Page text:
The Qwuloolt Estuary Restoration
Project is overseen by a
planning team with representatives from the National Oceanic and
Administration (NOAA), Tulalip Tribes of Washington, U.S. Fish and
Service (USFWS), and Washington Department of Ecology, US Army Corps of
Engineers, Natural Resource Conservation Service
(NRCS), and the City
of Marysville. Other partners include the Snohomish Basin Salmon
Recovery Forum, the State Department of Fish and Wildlife, and the
non-profit Stilly-Snohomish Fisheries
In 1994 the Natural Resource Trustee Council was formed to assess injury to
natural resources and damages to the public from a now-closed landfill and designated
superfund site in the lower SnohomishRiver estuary.From 1964 to 1979, million tons of mixed commercial and
industrial waste was dumped in the landfill, resulting in the loss of 147 acres
of intertidal estuary wetland.
On behalf of the public, the Trustees are responsible for restoring, rehabilitating, replacing, or
acquiring the equivalent of the injured natural resources.The Trustees worked together to determine the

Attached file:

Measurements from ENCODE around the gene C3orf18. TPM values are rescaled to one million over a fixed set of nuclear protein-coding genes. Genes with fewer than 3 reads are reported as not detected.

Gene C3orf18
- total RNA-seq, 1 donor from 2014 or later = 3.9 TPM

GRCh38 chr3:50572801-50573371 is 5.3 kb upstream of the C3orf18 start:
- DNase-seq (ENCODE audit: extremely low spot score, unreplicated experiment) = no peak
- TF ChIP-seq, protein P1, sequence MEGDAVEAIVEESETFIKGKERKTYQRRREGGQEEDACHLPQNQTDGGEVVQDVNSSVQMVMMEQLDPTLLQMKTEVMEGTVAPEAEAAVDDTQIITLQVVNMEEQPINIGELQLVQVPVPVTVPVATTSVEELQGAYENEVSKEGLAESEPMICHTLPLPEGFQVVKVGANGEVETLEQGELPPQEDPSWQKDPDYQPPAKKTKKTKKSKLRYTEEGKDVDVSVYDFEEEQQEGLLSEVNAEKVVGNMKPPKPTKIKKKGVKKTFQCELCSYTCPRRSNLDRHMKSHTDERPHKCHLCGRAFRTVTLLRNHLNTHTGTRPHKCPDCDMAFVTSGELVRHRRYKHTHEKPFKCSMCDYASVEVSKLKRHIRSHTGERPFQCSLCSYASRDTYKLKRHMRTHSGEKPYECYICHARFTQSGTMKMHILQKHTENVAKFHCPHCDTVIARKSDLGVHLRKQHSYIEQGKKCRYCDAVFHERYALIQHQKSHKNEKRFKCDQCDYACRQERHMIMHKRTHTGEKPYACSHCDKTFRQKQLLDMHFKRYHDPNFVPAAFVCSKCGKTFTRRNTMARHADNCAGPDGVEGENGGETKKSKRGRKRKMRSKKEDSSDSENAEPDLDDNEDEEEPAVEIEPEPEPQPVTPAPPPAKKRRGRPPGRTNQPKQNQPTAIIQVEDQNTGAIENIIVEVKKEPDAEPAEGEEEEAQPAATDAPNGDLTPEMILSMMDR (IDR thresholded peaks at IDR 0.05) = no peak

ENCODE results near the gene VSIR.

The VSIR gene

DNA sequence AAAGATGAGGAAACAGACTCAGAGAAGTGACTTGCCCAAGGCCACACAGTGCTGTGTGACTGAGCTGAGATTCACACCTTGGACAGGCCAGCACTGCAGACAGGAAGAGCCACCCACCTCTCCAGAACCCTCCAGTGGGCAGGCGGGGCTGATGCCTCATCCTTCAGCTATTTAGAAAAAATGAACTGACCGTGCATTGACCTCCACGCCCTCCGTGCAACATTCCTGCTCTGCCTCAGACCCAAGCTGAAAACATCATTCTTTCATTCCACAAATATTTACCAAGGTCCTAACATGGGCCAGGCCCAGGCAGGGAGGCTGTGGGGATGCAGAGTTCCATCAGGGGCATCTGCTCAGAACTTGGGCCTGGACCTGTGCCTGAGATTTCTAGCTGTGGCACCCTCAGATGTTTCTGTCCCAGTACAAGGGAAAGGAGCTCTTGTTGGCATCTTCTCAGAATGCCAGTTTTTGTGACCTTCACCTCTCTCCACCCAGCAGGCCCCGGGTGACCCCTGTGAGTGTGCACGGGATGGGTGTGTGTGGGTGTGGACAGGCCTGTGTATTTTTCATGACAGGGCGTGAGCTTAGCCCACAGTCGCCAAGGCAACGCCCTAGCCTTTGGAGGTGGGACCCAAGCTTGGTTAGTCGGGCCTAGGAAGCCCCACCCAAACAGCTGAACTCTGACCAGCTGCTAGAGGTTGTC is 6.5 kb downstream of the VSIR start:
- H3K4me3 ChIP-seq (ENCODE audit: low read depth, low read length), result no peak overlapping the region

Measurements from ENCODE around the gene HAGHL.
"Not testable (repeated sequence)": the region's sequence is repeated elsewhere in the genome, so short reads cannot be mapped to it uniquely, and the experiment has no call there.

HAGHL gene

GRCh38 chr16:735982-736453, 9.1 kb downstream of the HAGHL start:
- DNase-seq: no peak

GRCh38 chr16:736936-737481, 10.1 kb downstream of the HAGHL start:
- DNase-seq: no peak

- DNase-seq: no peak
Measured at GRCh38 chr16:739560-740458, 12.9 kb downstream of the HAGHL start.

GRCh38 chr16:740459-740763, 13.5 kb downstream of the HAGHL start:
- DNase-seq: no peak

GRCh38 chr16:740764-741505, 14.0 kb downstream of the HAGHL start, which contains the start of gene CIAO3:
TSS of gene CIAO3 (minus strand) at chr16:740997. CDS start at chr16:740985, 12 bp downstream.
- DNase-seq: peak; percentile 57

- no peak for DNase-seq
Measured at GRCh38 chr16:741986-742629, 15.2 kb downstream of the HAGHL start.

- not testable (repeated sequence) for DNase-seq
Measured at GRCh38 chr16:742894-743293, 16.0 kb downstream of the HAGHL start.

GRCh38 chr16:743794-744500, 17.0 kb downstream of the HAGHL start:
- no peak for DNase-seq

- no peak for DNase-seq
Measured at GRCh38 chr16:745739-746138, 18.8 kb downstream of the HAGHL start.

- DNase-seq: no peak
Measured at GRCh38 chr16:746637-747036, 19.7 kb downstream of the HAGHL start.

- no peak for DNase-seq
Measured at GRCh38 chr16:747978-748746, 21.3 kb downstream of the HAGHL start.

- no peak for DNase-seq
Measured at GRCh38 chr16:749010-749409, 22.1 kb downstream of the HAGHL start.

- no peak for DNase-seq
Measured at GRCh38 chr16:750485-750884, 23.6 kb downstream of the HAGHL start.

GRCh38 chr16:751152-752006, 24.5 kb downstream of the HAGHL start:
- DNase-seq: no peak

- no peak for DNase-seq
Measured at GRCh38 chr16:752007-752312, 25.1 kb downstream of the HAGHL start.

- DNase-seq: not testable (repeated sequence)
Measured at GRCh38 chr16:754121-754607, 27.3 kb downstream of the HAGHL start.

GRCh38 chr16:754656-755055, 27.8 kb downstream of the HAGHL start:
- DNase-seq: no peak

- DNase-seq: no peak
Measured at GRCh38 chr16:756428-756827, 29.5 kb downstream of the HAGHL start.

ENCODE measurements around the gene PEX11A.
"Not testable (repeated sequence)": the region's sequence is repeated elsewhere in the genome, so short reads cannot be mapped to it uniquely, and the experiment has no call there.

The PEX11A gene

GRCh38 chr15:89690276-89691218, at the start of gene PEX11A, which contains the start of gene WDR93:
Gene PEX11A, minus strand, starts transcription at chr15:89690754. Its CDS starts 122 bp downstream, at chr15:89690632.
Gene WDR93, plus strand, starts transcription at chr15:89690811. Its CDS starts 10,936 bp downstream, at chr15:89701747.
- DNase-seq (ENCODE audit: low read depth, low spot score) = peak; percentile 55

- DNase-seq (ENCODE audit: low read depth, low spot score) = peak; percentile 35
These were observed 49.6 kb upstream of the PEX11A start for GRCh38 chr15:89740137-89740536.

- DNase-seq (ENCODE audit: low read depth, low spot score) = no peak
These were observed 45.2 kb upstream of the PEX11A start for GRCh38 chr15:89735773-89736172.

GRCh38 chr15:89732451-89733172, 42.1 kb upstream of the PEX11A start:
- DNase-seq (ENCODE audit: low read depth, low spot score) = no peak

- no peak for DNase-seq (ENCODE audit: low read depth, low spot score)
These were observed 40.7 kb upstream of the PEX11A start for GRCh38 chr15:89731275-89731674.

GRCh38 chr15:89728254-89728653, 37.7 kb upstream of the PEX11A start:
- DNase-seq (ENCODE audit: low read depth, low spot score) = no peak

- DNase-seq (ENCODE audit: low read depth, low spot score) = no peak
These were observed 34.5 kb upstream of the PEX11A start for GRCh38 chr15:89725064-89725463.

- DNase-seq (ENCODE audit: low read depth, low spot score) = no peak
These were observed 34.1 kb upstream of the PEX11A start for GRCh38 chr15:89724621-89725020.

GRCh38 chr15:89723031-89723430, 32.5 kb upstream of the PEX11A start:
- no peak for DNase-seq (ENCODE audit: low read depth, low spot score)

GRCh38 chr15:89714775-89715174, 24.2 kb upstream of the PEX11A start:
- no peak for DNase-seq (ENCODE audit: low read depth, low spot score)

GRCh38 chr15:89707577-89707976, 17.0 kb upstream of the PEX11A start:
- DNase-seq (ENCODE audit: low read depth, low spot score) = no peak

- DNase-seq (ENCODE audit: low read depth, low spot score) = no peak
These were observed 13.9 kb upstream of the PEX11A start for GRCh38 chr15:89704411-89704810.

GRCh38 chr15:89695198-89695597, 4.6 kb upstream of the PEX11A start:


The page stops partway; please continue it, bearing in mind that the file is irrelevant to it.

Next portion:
amount of wetland habitat needed to compensate for natural resource injuries.In 1997 the Trustees developed a preliminary
restoration plan that identified the Qwuloolt Project as having the highest
potential for restoring the lost tidal wetlands because of its large size, nearness
to the landfill site, and similar natural features.The Trustees partnered with NRCS and the City
of Marysville, who along with
Tulalip Tribes, own property or easements within the project area, to pursue
restoration on the Qwuloolt.The
non-profit, Stilly-Snohomish Fisheries Enhancement Task Force, is also
project partner in implementing community outreach and educational
activities. The U.S. Army Corps of Engineers will focus on levee
design, engineering, and construction.
partners manage over 350 acres of floodplain cut off by dikes from the
natural tidal and river influences of the SnohomishRiver estuary. The goal of the Qwuloolt Project is to restore the historic and natural
influences of the river and tides and restore a functional estuary wetland
complex that is connected to the broader estuary system.
Qwuloolt Estuary lies within the Snohomish River estuary
floodplain, adjacent to Ebey slough and three miles upstream
from its outlet into Puget Sound. The project area is located
in Marysville, Washington on lands held in trust for restoration.
To visit by land, Harborview
Park is located on the eastern side of the Qwuloolt. Drive
east on 4th St from I-5 or the City center, turn right on
State St, left on 3rd St/Sunnyside Blvd, and right on 52nd
St. A trail meanders along the edge of the estuary.
To visit by water, Ebey Waterfront
Park boat launch is located less than a mile downstream on
Ebey Slough. Drive east on 4th St from I-5 or the City center,
turn right on State St, and right on 1st St. The four lane
boat launch is open dawn to dusk.